But as time goes on, he gets more confident and maybe starts testing you a little more. So it’s not really that your puppy is getting worse. He’s just getting more comfortable testing the limits!
The First Few Months Are the Hardest
You’re having such a tough time with your puppy, and it feels like you’ve made the biggest mistake of your life!
And what if this is the way your puppy stays forever? A hyper, chompy, crying mess?
Don’t worry—that’s not going to be the case.
The truth is that the first few months are the hardest. Your puppy will start to get easier to deal with once he reaches around 4 or 5 months old. This is when he’ll be potty trained (at least for the most part) and will have a longer attention span for training.
Until that point, you’ll probably be dealing with your puppy peeing in the house, chewing everything he can get his mouth on, and maybe having trouble sleeping through the night.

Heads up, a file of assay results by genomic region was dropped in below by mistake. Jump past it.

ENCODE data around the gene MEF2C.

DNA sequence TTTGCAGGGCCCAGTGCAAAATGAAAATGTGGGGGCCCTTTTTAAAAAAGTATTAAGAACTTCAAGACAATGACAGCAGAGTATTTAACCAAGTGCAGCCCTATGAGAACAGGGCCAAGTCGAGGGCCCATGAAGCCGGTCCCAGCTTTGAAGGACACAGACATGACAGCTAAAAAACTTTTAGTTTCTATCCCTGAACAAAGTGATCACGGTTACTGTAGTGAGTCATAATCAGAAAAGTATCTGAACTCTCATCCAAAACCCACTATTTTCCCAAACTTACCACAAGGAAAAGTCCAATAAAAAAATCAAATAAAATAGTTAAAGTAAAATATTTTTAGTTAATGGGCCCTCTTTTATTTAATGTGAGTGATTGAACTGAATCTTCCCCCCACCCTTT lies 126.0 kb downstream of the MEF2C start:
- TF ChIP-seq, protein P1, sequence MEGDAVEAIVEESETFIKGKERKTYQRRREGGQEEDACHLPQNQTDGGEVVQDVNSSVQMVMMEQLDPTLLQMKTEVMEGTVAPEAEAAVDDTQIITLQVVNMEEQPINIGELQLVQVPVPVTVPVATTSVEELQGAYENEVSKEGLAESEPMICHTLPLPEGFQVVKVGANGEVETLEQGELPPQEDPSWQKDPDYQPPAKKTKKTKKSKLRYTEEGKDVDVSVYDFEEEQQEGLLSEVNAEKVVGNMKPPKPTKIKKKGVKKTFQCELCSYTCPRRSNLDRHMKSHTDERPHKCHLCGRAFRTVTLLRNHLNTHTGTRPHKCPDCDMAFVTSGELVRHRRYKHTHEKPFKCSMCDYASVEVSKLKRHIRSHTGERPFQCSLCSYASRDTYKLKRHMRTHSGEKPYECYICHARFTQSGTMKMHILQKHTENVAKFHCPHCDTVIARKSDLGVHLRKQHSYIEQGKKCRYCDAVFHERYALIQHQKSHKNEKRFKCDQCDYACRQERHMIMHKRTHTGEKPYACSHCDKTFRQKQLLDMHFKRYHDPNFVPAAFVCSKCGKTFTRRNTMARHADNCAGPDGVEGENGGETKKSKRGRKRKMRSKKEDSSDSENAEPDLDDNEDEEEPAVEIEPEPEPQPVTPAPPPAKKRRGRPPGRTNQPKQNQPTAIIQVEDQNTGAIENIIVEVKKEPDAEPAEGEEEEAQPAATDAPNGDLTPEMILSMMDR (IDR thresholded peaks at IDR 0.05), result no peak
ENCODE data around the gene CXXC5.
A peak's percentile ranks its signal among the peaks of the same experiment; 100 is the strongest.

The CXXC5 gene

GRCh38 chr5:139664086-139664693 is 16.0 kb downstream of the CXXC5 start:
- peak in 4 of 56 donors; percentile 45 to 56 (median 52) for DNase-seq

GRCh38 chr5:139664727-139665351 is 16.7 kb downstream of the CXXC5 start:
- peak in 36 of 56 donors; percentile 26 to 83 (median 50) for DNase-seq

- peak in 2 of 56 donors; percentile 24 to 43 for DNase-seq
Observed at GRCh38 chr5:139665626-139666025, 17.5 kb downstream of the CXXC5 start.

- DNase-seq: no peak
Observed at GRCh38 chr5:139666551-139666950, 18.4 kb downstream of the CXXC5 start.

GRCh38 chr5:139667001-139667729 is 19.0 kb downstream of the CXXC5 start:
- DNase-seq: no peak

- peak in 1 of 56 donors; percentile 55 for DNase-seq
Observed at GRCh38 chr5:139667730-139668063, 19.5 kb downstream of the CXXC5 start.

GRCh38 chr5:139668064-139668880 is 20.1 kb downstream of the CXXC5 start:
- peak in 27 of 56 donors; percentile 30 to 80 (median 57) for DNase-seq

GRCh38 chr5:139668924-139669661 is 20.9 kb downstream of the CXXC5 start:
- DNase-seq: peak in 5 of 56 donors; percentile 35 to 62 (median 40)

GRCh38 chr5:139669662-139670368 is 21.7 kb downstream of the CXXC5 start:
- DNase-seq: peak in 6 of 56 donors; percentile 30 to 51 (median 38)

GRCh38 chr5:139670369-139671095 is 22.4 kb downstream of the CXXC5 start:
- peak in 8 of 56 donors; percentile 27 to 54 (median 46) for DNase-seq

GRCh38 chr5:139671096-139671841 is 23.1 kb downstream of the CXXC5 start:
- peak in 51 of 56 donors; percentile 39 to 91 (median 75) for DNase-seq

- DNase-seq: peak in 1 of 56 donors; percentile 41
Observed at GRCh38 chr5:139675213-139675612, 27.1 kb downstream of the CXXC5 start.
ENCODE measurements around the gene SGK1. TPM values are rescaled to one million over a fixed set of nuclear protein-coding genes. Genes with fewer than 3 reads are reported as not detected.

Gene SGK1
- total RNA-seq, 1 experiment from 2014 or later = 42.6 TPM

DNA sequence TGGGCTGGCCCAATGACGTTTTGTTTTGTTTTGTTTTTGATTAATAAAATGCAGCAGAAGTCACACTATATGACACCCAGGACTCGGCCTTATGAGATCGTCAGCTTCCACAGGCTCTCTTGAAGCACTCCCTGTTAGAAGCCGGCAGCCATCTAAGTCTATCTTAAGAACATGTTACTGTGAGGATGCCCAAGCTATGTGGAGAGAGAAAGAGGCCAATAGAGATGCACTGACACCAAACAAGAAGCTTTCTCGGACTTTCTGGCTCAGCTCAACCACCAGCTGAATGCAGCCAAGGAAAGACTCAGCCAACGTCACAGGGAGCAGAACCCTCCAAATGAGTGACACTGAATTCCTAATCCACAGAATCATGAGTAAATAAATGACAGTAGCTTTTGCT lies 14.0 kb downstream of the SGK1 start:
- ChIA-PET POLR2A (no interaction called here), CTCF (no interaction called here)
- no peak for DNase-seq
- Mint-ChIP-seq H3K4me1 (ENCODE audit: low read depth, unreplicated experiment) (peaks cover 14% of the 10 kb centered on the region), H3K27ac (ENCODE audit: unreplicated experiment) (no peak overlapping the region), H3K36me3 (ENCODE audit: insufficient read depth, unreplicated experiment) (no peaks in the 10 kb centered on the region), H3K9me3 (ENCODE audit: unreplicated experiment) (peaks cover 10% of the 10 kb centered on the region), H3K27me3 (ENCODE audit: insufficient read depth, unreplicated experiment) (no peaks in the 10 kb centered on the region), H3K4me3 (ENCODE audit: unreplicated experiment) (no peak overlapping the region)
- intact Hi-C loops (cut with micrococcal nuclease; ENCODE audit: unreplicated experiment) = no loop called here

This is the kind of situation where you need to practice a lot of patience. And that means patience for both yourself and your puppy!
And even though the first few months are the hardest, bear in mind that if you can get through this, you can get through anything!
Training and Patience Will Accelerate the Process
You may be wondering at what age are puppies most hyper? When is your puppy going to start settling down?
Well, it really depends on the puppy and the situation he’s in. Over time, your puppy will calm down. But how long it takes depends a lot on you.
If you want to help your puppy become easier to manage, then training and patience are of the utmost importance.